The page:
I sat in the church as a visitor, invited by a loving friend. I initially felt oddly out of place, but that was dispelled by the warmth of everyone towards me.
The music started and the choir swayed. It seems that everyone in the congregation was swept up. Then the message began. And I was gripped by energy and passion. But then, in the middle, a politician was introduced from the crowd. He was brought to the stage, preacher’s arms draped around his shoulders and he was given the mic.
He then began to enunciate his agenda for the upcoming state legislature with a list of giveaways and considerations, especially tailored for the moment. He was ushered off the stage to grateful applause and beaming faces.
I felt sick.
A proposal to allow churches to endorse candidates
Last week, at the National Prayer Breakfast, President Trump vowed to “totally destroy restrictions on churches’ support of candidates.”
The 60-year-old law uses the tax code, the same one that makes church tax exempt, to disallow houses of worship from “directly or indirectly” participating in a political candidate’s campaign.
I have been going to Evangelical churches my whole life. I have probably sat through 2000 Sunday sermons and listened to another 4000 online through podcasts.
Never once have I heard such an overtly political message in church until this day.
Where is this happening?
For all the talk about the Religious Right, the collective lips of all my pastors have been silent on politics. Sure, they preached about saving life, the importance of family and fiscal constraint – all conservative ideas. But I’ve never had a politician take the spotlight. I’ve never heard a politician’s name or a bill by name uttered, except to implore the church to pray.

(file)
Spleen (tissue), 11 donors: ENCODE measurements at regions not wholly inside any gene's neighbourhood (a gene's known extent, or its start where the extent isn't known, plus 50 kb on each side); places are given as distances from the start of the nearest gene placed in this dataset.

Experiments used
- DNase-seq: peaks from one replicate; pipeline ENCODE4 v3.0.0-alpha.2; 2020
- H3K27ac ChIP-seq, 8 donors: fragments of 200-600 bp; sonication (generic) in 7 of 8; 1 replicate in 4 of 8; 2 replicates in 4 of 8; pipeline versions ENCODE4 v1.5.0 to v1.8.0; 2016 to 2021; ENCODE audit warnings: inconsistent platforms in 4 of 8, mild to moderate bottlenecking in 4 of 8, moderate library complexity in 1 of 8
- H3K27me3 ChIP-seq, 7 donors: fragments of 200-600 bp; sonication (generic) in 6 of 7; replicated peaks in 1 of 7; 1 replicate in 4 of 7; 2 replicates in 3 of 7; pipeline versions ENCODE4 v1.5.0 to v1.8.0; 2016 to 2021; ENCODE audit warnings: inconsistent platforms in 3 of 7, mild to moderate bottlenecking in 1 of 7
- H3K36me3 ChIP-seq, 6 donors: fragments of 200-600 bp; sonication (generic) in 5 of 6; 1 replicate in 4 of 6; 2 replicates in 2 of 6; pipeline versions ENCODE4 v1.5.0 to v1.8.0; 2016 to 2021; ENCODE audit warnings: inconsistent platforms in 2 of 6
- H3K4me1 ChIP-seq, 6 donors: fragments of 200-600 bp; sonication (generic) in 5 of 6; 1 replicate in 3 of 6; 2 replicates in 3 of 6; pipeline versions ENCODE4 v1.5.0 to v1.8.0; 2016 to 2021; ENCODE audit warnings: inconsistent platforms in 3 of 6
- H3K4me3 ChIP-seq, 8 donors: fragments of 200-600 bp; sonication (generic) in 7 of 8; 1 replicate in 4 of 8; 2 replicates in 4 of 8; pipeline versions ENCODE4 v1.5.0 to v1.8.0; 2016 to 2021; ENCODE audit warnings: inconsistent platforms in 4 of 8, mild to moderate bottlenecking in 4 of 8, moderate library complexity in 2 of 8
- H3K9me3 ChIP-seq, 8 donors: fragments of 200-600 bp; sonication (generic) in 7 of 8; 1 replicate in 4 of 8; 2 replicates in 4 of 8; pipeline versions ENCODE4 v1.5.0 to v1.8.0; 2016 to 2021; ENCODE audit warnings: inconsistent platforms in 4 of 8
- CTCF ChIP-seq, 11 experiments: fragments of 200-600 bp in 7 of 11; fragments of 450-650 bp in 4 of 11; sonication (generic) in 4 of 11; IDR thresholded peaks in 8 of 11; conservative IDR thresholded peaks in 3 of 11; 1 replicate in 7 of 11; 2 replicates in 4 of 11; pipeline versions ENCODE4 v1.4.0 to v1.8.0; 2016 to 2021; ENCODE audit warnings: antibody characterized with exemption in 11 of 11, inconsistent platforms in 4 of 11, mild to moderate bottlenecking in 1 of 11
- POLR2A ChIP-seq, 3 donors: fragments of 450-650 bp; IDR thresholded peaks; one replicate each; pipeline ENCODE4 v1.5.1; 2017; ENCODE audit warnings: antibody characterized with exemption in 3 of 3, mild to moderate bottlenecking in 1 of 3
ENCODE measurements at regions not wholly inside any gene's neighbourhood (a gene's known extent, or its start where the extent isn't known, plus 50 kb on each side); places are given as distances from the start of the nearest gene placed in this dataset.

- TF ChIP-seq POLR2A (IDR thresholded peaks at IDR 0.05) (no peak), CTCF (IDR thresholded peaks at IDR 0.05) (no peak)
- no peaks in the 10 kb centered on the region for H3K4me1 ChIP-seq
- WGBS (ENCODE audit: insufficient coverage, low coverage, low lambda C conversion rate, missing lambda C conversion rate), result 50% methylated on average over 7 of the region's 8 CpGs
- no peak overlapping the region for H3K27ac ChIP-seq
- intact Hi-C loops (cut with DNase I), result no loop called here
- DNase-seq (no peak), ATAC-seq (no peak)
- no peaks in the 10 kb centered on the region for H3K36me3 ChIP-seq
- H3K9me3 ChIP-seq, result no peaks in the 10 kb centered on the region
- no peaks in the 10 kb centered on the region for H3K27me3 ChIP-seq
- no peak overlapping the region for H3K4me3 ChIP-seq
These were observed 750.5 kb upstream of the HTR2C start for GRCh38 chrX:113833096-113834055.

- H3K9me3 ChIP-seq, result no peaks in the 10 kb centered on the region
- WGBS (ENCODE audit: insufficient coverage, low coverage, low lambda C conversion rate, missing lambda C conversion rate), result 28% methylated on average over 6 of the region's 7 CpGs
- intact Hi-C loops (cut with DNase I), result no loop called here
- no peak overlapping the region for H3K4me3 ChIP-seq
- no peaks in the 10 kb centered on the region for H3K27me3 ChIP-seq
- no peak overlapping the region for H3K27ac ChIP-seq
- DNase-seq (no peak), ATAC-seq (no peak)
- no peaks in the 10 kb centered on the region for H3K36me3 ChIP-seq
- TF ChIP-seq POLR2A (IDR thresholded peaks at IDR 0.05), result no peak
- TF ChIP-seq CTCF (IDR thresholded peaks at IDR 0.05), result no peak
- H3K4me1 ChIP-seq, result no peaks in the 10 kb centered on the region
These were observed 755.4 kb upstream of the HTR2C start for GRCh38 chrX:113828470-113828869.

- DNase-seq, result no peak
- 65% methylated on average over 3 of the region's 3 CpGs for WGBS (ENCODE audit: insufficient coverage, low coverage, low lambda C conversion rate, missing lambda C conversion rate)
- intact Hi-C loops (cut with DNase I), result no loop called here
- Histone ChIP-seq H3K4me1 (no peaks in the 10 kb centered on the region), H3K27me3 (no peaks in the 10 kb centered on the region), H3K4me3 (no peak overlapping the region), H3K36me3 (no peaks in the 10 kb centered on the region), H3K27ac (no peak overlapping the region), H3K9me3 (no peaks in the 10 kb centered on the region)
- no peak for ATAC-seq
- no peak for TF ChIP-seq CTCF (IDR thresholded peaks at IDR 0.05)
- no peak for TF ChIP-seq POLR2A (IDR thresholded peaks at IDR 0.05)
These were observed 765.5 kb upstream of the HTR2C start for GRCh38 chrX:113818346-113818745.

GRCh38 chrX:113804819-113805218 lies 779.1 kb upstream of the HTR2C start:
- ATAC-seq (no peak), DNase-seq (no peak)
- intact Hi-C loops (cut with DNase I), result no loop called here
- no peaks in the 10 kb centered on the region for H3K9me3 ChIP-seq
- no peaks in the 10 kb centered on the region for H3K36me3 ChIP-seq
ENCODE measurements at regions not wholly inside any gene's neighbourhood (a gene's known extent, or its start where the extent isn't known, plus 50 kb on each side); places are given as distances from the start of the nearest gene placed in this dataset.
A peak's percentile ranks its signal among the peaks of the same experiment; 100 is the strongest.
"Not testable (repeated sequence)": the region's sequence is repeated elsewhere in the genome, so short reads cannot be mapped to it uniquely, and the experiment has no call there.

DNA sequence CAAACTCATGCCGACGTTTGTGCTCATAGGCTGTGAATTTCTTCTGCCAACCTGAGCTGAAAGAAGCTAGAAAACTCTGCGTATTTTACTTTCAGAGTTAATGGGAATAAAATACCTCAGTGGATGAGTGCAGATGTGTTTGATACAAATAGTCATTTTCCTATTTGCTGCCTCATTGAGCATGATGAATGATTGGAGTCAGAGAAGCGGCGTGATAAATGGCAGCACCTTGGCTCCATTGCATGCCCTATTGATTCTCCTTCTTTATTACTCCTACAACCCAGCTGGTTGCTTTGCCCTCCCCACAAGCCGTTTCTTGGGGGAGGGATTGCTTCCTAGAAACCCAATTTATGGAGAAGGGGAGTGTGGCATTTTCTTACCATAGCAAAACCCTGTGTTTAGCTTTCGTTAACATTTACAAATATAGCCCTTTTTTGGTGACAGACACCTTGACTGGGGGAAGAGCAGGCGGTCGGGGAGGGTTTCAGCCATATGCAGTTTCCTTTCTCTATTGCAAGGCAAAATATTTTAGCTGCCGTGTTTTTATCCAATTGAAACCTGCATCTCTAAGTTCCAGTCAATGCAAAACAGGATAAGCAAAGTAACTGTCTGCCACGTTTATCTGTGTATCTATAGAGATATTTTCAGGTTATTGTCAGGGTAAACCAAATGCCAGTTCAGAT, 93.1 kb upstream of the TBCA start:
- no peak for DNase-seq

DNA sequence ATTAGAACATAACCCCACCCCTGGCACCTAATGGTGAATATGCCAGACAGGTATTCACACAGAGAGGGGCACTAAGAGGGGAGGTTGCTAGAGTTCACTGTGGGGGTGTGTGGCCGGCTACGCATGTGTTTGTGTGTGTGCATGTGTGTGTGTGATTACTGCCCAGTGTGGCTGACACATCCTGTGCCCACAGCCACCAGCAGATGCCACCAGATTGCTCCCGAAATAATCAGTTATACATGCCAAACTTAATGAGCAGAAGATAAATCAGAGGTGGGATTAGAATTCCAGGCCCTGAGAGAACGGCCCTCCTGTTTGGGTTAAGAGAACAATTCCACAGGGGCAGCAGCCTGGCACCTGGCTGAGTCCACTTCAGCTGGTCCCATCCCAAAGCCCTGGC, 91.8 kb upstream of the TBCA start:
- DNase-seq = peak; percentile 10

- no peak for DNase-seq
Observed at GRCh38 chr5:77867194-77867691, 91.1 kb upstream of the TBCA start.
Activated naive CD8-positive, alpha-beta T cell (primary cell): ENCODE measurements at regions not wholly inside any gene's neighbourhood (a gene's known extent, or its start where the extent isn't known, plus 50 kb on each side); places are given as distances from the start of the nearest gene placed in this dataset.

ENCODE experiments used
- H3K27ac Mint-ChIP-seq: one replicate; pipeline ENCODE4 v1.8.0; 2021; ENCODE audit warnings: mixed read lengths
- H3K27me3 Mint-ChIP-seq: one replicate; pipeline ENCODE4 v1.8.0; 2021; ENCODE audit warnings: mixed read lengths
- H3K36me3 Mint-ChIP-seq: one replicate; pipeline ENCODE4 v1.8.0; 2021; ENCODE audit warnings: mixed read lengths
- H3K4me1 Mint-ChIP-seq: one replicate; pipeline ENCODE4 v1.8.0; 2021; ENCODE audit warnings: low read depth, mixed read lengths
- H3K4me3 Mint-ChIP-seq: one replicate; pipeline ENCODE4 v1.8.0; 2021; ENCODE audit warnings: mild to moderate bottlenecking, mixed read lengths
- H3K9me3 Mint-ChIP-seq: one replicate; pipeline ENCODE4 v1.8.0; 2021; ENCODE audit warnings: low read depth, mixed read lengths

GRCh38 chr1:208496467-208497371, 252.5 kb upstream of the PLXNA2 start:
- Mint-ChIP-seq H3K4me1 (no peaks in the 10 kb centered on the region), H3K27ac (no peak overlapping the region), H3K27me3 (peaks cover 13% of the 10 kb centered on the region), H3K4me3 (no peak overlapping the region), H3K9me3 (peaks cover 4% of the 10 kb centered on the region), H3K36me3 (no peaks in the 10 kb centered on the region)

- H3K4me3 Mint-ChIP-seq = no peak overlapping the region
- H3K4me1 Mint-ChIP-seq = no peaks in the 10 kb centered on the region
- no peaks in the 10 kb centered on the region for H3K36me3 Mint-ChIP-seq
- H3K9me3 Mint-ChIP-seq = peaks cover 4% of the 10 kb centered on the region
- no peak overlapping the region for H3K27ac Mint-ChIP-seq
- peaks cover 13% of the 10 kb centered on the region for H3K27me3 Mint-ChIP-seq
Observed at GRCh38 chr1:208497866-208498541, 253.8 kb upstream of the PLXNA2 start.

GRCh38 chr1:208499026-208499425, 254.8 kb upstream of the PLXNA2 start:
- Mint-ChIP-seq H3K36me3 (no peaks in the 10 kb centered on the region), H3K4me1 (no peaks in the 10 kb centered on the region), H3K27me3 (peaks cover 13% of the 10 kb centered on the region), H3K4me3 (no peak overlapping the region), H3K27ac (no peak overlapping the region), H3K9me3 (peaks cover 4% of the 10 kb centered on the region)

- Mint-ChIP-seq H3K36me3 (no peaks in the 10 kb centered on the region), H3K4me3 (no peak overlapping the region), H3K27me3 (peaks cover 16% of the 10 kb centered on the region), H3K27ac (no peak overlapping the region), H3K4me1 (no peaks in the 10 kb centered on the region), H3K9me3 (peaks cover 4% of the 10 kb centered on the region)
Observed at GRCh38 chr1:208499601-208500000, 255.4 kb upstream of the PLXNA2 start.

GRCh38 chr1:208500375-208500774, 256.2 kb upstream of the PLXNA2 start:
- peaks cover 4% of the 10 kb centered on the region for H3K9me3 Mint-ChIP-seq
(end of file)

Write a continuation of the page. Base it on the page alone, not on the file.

I had to go to a mainline church to see politics injected into church.
Sure you can google Jerry Falwell and Franklin Graham and others and their political message is clear. And on the left you can find religious leaders as well. A survey from Pew Research Center said that 9 percent of people who attended religious services last year heard clergy speak out in favor of a political candidate, and 11 percent heard opposition message. The Atlantic ran a piece about black pastors who openly embraced of Hillary Clinton.
And there are group of conservative church every year who dare the IRS to come after them. But it’s been more than two decades since any church was punished.
Can you preach about issues without injecting politics?
Pastors, priests and rabbis all speak to the world around them, seeking to influence congregants to change their lives and keep free from worldly influence. There are varying degrees of influence on that world. Some believe we should run for office, influence the world structure and fight for change. Others prefer to do the work of the heavenly kingdom and trust that will be enough salt and light.
In today’s age, you almost have to speak about issues of life, family, finances, and care for the needy. It’s a real challenge not to place political solutions on those issues. But that’s the hole that many tend to go down — and it needs to stop. Jesus implored us to personal action, not political savvy.
Who really wants this?
The Baptist Joint Committee for Religious Liberty issued a statement saying the repeal wouldn’t help.
“Politicizing churches does them no favors…The promised repeal is an attack on the integrity of both our charitable organizations and campaign finance system.”
It’s also an attack on the integrity of the gospel.
I’m guessing that both conservative and liberal politicians are licking their chops, hoping to find new ways to influence church goers. But we should rise up — Left and Right — and oppose these efforts.
Jesus had just a few comments to say about politics. Mainly, he stated that he wouldn’t involve himself and he didn’t expect us to be concerned about earthly kingdoms.
I’m betting that thousands of faithful ministers are begging out of this discussion, simply wanting to preach what they believe God has told them.
I think there a just a couple of people who have been whispering in the President’s ear. But over here, I’m shouting. Keep politics out of the pulpit.